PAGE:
London’s Underground (which is a subway to us Yanks) is known for its iconic warnings to “mind the gap.”  That’s the spatial crevice between the train and the station platform.  In D.C., a different gap is garnering attention: the tax gap.  This is the delta between taxes owed to the government and actually paid.

On May 20, 2021, as part of the Administration’s pitch for an $80 billion increase in IRS funding, Treasury released a report that outlines the magnitude and categorical causes of the tax gap, and in broad strokes how it would deploy the $80 billion over a 10-year period to ...

Section 1031 “like-kind” exchanges have long been a useful tool for family and closely held business planning. For example, business enterprises have been able to exchange commercial or industrial buildings for larger facilities without incurring current tax liability. Similarly, individuals who have owned and operated rental property but no longer are able or wish to manage such property have utilized Section 1031 to exchange their property for “net leased” replacement property, thereby obtaining a dependable stream of rental income and deferring taxation of ...

I suspect that the answer of most readers will be "why would I want the IRS to find me in any event?" In fact, I can recall one client who actually asked me to have him removed from what he described as "the IRS mailing list."

Believe it or not, while it's always nice to be left alone, there are situations where it is important that the IRS have your correct address. For instance, what if there's a refund you're due, and the IRS is about to send you a check? Similarly, if you are in an audit or owe the IRS money, there are a variety of notices that the Internal Revenue Code requires the IRS to send to your "last known address," and if it sends them to that address, but you do not receive them, you will miss the opportunity to respond, as the law does not require that you actually receive the documents for them to be effective.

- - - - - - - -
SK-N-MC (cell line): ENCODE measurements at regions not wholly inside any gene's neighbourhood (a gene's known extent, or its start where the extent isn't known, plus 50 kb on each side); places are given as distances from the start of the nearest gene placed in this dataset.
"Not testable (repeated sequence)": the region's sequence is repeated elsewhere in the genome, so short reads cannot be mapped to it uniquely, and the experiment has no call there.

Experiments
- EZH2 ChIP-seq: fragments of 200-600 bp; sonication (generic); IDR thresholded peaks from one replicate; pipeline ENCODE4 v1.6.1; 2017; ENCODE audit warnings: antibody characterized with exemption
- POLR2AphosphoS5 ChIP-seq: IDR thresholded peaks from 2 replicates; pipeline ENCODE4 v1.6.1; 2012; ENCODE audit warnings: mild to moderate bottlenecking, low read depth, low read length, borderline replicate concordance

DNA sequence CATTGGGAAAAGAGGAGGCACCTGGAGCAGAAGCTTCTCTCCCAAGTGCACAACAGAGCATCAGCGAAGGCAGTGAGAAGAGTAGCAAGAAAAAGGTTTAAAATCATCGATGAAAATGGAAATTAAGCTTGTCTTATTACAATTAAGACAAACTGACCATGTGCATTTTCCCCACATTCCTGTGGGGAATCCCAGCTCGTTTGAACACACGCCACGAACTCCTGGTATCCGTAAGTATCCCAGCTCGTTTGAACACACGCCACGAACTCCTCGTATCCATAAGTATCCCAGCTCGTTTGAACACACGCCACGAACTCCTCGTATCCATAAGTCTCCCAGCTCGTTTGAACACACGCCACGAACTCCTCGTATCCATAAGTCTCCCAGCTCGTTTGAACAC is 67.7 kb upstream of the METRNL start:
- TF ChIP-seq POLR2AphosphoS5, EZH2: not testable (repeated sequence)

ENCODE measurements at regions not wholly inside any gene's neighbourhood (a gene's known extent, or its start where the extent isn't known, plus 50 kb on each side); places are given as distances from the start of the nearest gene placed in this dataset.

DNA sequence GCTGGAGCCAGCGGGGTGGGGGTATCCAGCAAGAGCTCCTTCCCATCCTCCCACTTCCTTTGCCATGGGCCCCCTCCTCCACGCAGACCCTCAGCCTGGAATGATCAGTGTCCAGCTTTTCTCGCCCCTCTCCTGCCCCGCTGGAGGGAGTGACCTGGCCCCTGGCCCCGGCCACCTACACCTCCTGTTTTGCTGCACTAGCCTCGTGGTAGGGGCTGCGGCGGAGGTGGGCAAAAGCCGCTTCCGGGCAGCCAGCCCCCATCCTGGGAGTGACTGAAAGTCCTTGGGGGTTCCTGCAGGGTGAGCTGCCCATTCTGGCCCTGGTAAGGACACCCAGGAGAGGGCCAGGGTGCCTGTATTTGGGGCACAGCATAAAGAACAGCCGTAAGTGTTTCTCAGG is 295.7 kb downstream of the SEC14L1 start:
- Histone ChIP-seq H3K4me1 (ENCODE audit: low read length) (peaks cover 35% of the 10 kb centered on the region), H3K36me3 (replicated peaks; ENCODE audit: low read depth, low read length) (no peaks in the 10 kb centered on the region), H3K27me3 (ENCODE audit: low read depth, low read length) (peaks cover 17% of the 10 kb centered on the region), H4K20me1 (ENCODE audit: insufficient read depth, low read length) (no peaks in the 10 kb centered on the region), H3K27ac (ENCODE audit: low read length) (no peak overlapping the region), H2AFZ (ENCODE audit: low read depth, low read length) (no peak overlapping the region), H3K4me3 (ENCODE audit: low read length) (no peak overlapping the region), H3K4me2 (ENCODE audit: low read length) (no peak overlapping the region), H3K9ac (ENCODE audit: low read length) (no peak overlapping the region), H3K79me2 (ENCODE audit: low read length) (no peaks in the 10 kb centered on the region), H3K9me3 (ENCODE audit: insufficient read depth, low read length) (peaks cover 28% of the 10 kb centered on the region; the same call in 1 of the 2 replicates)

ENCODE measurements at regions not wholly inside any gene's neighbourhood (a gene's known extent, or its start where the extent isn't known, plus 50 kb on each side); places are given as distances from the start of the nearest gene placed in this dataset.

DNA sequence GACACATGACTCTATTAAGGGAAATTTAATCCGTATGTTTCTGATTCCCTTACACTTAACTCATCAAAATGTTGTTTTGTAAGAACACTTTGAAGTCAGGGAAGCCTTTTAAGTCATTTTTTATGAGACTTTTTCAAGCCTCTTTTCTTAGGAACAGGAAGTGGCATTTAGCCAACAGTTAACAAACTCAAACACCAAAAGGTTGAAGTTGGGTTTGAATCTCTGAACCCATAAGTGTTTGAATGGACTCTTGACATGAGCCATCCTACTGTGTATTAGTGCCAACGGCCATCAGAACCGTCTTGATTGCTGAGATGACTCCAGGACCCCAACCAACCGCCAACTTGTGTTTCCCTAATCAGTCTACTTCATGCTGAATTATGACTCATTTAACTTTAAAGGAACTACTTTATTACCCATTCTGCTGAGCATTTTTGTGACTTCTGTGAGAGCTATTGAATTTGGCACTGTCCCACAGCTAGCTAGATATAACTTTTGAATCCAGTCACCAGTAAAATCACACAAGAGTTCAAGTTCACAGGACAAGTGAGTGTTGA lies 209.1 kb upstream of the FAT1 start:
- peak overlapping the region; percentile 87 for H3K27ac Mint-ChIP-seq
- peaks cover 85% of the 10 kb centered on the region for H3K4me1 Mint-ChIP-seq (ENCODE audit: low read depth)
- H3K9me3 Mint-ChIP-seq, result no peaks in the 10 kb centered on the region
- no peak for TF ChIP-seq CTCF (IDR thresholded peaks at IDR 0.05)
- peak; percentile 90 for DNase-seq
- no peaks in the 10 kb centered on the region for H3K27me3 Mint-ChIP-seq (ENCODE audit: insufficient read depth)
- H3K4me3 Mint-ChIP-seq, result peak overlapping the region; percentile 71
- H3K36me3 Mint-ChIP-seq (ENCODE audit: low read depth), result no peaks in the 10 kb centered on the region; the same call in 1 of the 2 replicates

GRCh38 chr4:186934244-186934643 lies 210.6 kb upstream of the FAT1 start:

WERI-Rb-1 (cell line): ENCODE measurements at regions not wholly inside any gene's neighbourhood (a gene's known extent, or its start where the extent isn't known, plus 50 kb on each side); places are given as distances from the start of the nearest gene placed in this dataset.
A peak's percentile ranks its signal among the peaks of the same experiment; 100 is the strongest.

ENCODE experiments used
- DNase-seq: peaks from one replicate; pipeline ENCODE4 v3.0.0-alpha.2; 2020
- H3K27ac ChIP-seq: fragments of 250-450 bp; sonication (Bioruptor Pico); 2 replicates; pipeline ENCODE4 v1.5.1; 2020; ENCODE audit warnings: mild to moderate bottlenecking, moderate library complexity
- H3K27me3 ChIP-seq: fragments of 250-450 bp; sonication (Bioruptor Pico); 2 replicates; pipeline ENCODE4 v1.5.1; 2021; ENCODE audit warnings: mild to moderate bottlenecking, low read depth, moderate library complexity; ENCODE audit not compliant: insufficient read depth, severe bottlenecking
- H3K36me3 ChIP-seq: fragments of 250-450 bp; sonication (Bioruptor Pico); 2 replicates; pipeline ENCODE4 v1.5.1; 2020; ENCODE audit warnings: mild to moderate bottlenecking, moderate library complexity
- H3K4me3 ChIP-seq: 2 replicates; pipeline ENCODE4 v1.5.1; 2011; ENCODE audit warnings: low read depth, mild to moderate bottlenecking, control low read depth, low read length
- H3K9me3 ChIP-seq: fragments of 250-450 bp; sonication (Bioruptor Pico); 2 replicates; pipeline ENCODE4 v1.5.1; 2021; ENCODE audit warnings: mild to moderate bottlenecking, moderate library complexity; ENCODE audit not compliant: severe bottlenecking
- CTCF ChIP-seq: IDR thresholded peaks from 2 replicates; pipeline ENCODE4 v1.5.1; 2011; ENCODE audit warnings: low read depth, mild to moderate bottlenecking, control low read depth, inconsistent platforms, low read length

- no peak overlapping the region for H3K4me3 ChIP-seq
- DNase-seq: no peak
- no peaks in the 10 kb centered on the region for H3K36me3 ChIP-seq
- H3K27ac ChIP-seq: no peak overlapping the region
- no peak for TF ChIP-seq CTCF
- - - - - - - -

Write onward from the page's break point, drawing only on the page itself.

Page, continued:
In any given year, a person is likely to send one or more of a fairly standard variety of items to the IRS. Tax returns, payments, responses to inquiries, and claims for refund are the most frequent but certainly not an exhaustive list. I've even known of some people who have sent "thank you notes" to IRS employees who seem to have gone above and beyond the call of duty to assist them. That said, how do you know the IRS actually received what you sent? This is not an idle question, as the IRS' failure to timely receive some of those items can result in serious problems for a taxpayer, ranging from ...

Wish you had planned your transaction differently for tax purposes?  In limited circumstances, the courts may allow a taxpayer to claim tax consequences consistent with a transaction’s economic substance even if inconsistent with its form.

In tax litigation involving structured transactions, when the form of a transaction produces favorable tax results for the taxpayer, the IRS often trots out various economic substance / form over substance-type theories to ignore or recast the form a transaction.  Conversely, when an alternative form of a transaction would produce more ...